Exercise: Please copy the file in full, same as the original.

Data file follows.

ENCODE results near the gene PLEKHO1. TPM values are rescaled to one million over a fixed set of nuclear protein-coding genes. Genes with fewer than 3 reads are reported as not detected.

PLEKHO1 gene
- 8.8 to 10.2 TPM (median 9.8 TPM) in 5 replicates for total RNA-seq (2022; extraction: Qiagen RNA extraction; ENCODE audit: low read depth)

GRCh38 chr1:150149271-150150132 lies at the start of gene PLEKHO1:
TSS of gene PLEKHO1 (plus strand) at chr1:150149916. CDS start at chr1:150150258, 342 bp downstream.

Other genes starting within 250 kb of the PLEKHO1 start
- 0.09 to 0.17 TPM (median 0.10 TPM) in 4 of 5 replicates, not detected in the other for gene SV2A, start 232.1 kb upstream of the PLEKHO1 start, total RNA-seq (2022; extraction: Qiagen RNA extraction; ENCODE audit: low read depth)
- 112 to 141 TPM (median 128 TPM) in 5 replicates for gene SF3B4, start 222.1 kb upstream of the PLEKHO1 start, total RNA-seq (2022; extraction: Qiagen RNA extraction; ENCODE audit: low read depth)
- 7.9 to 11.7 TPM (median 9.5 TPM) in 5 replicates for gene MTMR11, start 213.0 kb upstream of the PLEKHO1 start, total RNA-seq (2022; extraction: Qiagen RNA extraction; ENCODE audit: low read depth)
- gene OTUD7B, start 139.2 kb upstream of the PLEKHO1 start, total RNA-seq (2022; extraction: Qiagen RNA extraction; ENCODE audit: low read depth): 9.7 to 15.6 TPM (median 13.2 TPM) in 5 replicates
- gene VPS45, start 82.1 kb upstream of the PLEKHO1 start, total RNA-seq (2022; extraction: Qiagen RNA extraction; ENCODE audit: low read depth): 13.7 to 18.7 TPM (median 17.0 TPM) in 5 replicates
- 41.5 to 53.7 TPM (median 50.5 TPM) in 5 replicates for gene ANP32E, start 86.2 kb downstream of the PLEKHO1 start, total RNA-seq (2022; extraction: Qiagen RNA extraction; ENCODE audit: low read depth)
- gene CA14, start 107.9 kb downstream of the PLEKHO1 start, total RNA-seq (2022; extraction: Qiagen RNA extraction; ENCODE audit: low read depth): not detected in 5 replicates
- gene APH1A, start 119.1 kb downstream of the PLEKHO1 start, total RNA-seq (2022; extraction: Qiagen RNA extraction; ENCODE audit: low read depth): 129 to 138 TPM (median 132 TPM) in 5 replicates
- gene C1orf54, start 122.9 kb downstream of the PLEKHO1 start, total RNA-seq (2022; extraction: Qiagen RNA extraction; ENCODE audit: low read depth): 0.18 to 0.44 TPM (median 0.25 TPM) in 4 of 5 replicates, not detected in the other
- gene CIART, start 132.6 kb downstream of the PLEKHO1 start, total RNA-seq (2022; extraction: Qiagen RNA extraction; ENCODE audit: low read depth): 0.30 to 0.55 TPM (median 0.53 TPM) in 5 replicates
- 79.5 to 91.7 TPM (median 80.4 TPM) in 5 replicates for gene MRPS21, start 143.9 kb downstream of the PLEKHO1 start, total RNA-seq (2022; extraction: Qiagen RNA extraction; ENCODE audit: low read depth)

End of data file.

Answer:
ENCODE results near the gene PLEKHO1. TPM values are rescaled to one million over a fixed set of nuclear protein-coding genes. Genes with fewer than 3 reads are reported as not detected.

PLEKHO1 gene
- 8.8 to 10.2 TPM (median 9.8 TPM) in 5 replicates for total RNA-seq (2022; extraction: Qiagen RNA extraction; ENCODE audit: low read depth)

GRCh38 chr1:150149271-150150132 lies at the start of gene PLEKHO1:
TSS of gene PLEKHO1 (plus strand) at chr1:150149916. CDS start at chr1:150150258, 342 bp downstream.

Other genes starting within 250 kb of the PLEKHO1 start
- 0.09 to 0.17 TPM (median 0.10 TPM) in 4 of 5 replicates, not detected in the other for gene SV2A, start 232.1 kb upstream of the PLEKHO1 start, total RNA-seq (2022; extraction: Qiagen RNA extraction; ENCODE audit: low read depth)
- 112 to 141 TPM (median 128 TPM) in 5 replicates for gene SF3B4, start 222.1 kb upstream of the PLEKHO1 start, total RNA-seq (2022; extraction: Qiagen RNA extraction; ENCODE audit: low read depth)
- 7.9 to 11.7 TPM (median 9.5 TPM) in 5 replicates for gene MTMR11, start 213.0 kb upstream of the PLEKHO1 start, total RNA-seq (2022; extraction: Qiagen RNA extraction; ENCODE audit: low read depth)
- gene OTUD7B, start 139.2 kb upstream of the PLEKHO1 start, total RNA-seq (2022; extraction: Qiagen RNA extraction; ENCODE audit: low read depth): 9.7 to 15.6 TPM (median 13.2 TPM) in 5 replicates
- gene VPS45, start 82.1 kb upstream of the PLEKHO1 start, total RNA-seq (2022; extraction: Qiagen RNA extraction; ENCODE audit: low read depth): 13.7 to 18.7 TPM (median 17.0 TPM) in 5 replicates
- 41.5 to 53.7 TPM (median 50.5 TPM) in 5 replicates for gene ANP32E, start 86.2 kb downstream of the PLEKHO1 start, total RNA-seq (2022; extraction: Qiagen RNA extraction; ENCODE audit: low read depth)
- gene CA14, start 107.9 kb downstream of the PLEKHO1 start, total RNA-seq (2022; extraction: Qiagen RNA extraction; ENCODE audit: low read depth): not detected in 5 replicates
- gene APH1A, start 119.1 kb downstream of the PLEKHO1 start, total RNA-seq (2022; extraction: Qiagen RNA extraction; ENCODE audit: low read depth): 129 to 138 TPM (median 132 TPM) in 5 replicates
- gene C1orf54, start 122.9 kb downstream of the PLEKHO1 start, total RNA-seq (2022; extraction: Qiagen RNA extraction; ENCODE audit: low read depth): 0.18 to 0.44 TPM (median 0.25 TPM) in 4 of 5 replicates, not detected in the other
- gene CIART, start 132.6 kb downstream of the PLEKHO1 start, total RNA-seq (2022; extraction: Qiagen RNA extraction; ENCODE audit: low read depth): 0.30 to 0.55 TPM (median 0.53 TPM) in 5 replicates
- 79.5 to 91.7 TPM (median 80.4 TPM) in 5 replicates for gene MRPS21, start 143.9 kb downstream of the PLEKHO1 start, total RNA-seq (2022; extraction: Qiagen RNA extraction; ENCODE audit: low read depth)